Quite possibly I’m just not the right audience for Hi Hi Puffy AmiYumi: Kaznapped!. Any work is going to have an intended audience, and Kaznapped is not designed to appeal to the twentysomething Master’s student. But even on a kitsch level, the game has no resonances with me. That I find strange. I’m a huge fan of cartoons—not only just the extended Saturday morning toy commercials I had growing up (G.I. Joe, Transformers, Rainbow Brite), but even modern cartoons. Shows like Dexter’s Laboratory and The Powerpuff Girls (both creations of Cartoon Network, the network that is also home to the cartoon of Hi Hi Puffy AmiYumi) have a wit and a heart that I can get behind and appreciate. But a rental of the Hi Hi Puffy AmiYumi show didn’t do much for me. One could conceive of a show using the same premise—characters based on a real-life Japanese pop duo and their cheapskate manager, and the wacky adventures they all have—that would be a fun time for all; just add the rocking soundtrack that comes pre-made when you write a show about and starring a rock band. But the actual show comes off as flippant and generic (and the band’s music is barely used).
Every episode of Hi Hi Puffy AmiYumi is bookended by bizarre live action sequences starring Ami and Yumi themselves, speaking in broken English. Said sequences are confusing, as I’m actually not sure whether we’re supposed to be laughing merely at the duo’s antics, or at their heavily accented speech.
Indulge me for a moment more. Ami and Yumi are Japanese; obviously they speak fluent Japanese while their handle on English is more tenuous (as evinced by the bookend segments). In the cartoon, for expediency reasons, the characters all speak in English. We could assume that in the cartoon’s reality the characters are speaking Japanese and we’re getting a diegetic translation, or, more realistically, that they’re speaking a generic universal language—as evidenced by the fact that the two interact comfortably with characters from other cultures, and that such issues are translation are irrelevant issues to be pored over only by twentysomething Master’s students.
We could end the discussion here were it not for the fact that occasionally the characters will drop an interjection of Itai! or Baka! or Honto?. Japaneseness in Hi Hi Puffy AmiYumi is reduced to being nothing more than the odd mild expletive or arcane cultural scrap such as the superstition relating to sticking chopsticks in rice. (One imagines American otaku adoring the show, as the implication is this: memorize a few choice phrases and you can be Japanese too!) I’m uncomfortable with the way cultural identity is reduced to an affectation to be put on during certain moments.
In the cartoon, the only way we know they’re Japanese is because it occasionally reminds us with these interjections. Tithe game goes a step further and gives us only the veneer of the cartoon. We have sprites which look like the characters, which are drawn in the show’s style, but, in the grand tradition of so many licensed titles, there isn’t a single thing to make it feel distinct.
Kaznapped is a vague sequel to the Hi Hi episode “Dis-Harmony” in which the group meets Harmony, their biggest fan. Harmony, in the episode, turns out to be incredibly annoying to Puffy and Ami (and, by extension, to the twentysomething Master’s student viewer), and the two go through greater and greater lengths to get rid of her. (Puffy AmiYumi is obviously not one of those bands that go the extra mile for their fans; rather, they appear to be one of those ungrateful bands that think they deserve the love.) The two travel to different corners of the globe, only to meet up with Harmony, who insists on spouting her high-pitched catch-phrase: “I’m your number one faaaaaaaaaaaaan.” In Kaznapped, Harmony decides to steal the band’s instruments to go on her own world tour as the band won’t hangout with her. She also steals manager Kaz, and it’s up to Ami and Yumi to get him back.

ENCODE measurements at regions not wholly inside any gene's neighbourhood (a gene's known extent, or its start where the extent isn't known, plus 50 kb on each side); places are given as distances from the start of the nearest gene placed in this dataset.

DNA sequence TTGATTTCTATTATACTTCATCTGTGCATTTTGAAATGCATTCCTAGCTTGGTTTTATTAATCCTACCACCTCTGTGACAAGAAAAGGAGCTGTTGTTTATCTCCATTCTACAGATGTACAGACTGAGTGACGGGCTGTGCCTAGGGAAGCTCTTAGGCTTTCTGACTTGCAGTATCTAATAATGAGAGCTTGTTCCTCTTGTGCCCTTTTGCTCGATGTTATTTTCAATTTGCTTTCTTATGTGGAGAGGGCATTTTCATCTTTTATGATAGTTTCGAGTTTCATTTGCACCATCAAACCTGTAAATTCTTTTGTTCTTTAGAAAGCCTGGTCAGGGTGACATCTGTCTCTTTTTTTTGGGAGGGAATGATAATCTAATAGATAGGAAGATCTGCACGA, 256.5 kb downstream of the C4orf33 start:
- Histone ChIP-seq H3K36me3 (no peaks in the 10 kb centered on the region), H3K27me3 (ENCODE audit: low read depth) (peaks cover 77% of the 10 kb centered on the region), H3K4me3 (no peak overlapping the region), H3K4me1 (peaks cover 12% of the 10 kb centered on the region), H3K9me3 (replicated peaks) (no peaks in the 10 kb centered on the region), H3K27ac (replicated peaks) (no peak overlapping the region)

That brief synopsis I just gave is the entirety of the storyline; for a game based on a cartoon television show there is precious little in the way of cutscenes. If we were still in the ‘80s, that might be okay—the script of Capcom’s Ducktales, for example, is only a few dozen words long and it’s one of the greatest licensed games ever. But this is a game made in 2005. While we don’t need a Xenosaga-length scene, it might be cute to show a quick interlude between stages. All we get is a shot of the two characters and a caption to the effect of, “We’re going to the moon!” “We’re going to a haunted castle!” (And why, incidentally, are they going to the moon? Because that’s one of the places the duo goes to escape Harmony in the cartoon.) As the game stands, the player isn’t given any motivation. Just as we can forget that Ami and Yumi are Japanese, just as we can forget that they’re in a band, we can forget why exactly we’re going from stage to stage.
I find so much about Kaznapped to be strange on a production level—why there are no clips of the band’s songs played at opportune moments (the GBA has the capability), why there aren’t more cartoony interludes, why the whole experience feels incoherent and forgettable. I know that licensed titles are usually viewed as hack jobs, rushed to make a quick buck while the series is popular, but that doesn’t mean that the game ought to feel as lame as it does. I guess the biggest problem is that the game feels like it has no heart. When the original work it’s based on is as shallow as it is, I guess that’s an unavoidable hazard.